How'd You Get That Job? Samara talks to an NDP Media and Outreach Officer

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How'd You Get That Job? Wednesday, August 13, 2014 View Count = 3489

How'd You Get That Job? Samara talks to an NDP Media and Outreach Officer

What inspired you to get involved in politics?

I am originally from Vancouver and I went to a very political high school. It was an inner-city school, not prestigious or anything, and it had a big Chinese population. The teachers there always talked about current events, and about things happening in our neighbourhood and in the country.  I think that really influenced me and made me aware of certain problems in our society.

First I took the route of working with charitable organizations— I volunteered to raise money, and did some donating of my own. When I was in university I started reflecting about myself and the causes of the problems I was working on, and I started to think that charity is often only a band-aid solution to many of them. It’s really legislation from the government that is needed to address many of the problems I care about, so I started following a route of working for change, not just charity.

How did you become a Media and Outreach officer, dealing specifically with the Chinese community? What path brought you to that particular role?

It wasn’t easy. My parents were quite opposed to me getting involved with politics. My dad is from China, so politics is sort of foreign to him. He has very strong opinions and I often clashed with those opinions.  My mother was a refugee from Vietnam. She took a boat from Vietnam to Malaysia and stayed in a refugee camp for two years before coming to Canada. Politics in our household was a very sensitive subject, and my parents were of the mindset that you should find a good job, do your duty and fly under the radar.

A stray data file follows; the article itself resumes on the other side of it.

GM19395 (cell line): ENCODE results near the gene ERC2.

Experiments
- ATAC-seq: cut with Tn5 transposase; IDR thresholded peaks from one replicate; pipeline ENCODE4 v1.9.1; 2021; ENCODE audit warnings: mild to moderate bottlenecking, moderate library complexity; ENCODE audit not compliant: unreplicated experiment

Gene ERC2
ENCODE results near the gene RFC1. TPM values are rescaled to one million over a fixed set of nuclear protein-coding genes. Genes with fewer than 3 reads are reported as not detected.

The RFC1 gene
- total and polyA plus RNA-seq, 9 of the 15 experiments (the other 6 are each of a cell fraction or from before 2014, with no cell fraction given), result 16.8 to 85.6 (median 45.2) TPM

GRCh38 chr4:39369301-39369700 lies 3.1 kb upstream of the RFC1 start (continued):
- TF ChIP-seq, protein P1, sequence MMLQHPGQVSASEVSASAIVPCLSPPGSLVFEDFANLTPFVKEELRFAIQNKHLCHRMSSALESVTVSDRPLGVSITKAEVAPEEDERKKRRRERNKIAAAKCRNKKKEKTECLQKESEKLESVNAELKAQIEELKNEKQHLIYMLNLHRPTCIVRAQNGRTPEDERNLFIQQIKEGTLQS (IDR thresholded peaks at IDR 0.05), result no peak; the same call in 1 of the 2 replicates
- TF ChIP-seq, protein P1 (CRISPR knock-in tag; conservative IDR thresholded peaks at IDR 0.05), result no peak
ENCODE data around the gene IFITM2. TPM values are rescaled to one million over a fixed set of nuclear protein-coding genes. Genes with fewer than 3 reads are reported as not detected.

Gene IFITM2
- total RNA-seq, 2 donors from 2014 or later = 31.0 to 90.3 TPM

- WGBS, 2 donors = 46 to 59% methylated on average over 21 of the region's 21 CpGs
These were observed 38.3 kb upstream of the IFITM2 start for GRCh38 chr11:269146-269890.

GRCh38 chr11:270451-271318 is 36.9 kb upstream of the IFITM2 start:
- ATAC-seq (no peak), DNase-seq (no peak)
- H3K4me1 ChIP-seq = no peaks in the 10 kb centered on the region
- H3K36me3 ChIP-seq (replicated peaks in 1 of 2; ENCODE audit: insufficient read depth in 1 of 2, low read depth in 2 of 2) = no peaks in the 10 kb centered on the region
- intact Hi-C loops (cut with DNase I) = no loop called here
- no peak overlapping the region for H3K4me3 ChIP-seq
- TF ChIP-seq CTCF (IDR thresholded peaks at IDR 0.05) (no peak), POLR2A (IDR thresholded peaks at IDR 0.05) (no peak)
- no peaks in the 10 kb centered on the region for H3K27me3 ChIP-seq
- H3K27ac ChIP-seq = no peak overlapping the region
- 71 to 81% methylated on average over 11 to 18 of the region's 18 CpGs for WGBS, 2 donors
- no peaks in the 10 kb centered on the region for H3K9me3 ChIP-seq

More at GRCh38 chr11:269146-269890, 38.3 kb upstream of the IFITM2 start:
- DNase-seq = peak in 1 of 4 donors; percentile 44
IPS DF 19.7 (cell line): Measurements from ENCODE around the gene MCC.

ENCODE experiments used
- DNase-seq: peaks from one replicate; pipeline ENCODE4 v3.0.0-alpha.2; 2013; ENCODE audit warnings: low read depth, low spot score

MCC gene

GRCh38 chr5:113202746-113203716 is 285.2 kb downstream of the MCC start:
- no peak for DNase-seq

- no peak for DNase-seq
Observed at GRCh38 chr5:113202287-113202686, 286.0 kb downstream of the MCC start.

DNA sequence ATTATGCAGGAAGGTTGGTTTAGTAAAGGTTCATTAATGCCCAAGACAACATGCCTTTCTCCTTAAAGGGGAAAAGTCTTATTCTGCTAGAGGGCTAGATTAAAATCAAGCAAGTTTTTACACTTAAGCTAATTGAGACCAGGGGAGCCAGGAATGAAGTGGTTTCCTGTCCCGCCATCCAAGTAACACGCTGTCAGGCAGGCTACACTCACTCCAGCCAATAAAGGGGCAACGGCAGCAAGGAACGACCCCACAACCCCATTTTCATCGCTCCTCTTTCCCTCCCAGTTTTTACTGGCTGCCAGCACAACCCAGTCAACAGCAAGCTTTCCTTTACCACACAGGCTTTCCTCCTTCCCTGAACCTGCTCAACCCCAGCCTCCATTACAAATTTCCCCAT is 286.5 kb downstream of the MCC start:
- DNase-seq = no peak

One thing that really sparked my desire to get more involved was my mom’s story. A lot of Canada’s immigration policies are changing now, and it’s possible that if she was a refugee today she wouldn’t be accepted into Canada.  I understand my roots and I feel a sense of obligation to do something about that.

The path to this job started with me volunteering on my first NDP campaign. Even though I was already a member of that party and I believed in their politics, I never knew that there was a role for people to play during campaigns. It wasn’t until one of my friends decided to run for the NDP and she gave me a call and said, “I am running, I don’t think I’m going to win but I would like your help,” that I learned I could do that. I stumbled into the campaign office knowing only that I had strong opinions. They put me on the phones, showed me what to say, and told me that I should ask the person on the line whether they were supporting the NDP. I was terrified to pick up the phone and make those calls. I punched the numbers and waited as long as I could and hoped that no one would answer.

After that I started doing a lot more volunteering with the party and I also got to know more people there. That was also the time when I was transitioning to university. A lot of my friends and network from high school went to colleges because they couldn’t afford university. I was fortunate enough to go and I had to build new circles of friends. The NDP was a good home for me to meet new people.